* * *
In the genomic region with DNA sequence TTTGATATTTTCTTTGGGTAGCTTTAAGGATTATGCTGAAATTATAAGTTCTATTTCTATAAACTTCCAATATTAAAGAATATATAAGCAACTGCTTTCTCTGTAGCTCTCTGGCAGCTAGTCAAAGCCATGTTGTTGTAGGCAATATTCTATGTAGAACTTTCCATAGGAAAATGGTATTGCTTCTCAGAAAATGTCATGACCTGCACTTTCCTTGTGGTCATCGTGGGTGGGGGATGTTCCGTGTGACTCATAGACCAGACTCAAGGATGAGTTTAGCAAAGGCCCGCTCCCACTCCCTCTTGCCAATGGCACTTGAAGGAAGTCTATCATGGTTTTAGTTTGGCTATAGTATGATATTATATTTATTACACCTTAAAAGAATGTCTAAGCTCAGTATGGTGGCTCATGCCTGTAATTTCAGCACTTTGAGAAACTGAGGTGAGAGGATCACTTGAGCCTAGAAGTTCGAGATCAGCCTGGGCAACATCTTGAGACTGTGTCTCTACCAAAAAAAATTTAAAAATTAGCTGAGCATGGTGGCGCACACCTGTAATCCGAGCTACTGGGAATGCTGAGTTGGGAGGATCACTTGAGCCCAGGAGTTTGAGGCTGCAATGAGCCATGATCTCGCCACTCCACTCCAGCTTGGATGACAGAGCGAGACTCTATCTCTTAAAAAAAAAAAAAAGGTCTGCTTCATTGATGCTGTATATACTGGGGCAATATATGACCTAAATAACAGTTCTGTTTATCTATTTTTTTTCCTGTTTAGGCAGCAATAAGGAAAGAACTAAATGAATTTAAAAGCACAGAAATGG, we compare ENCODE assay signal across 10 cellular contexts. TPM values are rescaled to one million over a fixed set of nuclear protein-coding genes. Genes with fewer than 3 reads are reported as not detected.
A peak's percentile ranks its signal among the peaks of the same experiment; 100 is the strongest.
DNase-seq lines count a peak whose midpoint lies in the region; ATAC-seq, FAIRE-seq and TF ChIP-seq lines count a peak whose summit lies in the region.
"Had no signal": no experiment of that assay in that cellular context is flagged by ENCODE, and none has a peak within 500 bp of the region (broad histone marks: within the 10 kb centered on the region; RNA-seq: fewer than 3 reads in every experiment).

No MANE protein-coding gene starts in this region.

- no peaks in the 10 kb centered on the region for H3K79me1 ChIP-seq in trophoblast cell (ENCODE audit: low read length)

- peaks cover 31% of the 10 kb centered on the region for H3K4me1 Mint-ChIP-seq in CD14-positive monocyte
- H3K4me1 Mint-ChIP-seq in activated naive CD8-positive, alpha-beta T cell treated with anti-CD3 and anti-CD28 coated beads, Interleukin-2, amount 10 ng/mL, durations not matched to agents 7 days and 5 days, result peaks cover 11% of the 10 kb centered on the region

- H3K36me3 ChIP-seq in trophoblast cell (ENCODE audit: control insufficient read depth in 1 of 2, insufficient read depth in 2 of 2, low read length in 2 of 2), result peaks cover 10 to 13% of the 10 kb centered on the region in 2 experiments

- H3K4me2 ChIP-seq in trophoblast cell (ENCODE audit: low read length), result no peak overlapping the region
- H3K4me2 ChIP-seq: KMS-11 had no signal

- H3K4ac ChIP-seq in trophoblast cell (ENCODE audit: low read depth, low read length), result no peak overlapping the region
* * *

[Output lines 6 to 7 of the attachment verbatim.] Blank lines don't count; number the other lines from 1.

- no peaks in the 10 kb centered on the region for H3K79me1 ChIP-seq in trophoblast cell (ENCODE audit: low read length)

- peaks cover 31% of the 10 kb centered on the region for H3K4me1 Mint-ChIP-seq in CD14-positive monocyte